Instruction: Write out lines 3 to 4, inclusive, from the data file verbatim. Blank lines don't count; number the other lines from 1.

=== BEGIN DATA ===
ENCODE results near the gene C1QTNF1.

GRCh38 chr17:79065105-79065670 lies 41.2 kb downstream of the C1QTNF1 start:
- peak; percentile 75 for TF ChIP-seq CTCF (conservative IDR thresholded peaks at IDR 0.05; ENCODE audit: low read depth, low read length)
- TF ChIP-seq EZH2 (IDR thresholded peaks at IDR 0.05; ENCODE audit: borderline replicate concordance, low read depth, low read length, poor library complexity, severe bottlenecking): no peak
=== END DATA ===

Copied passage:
- peak; percentile 75 for TF ChIP-seq CTCF (conservative IDR thresholded peaks at IDR 0.05; ENCODE audit: low read depth, low read length)
- TF ChIP-seq EZH2 (IDR thresholded peaks at IDR 0.05; ENCODE audit: borderline replicate concordance, low read depth, low read length, poor library complexity, severe bottlenecking): no peak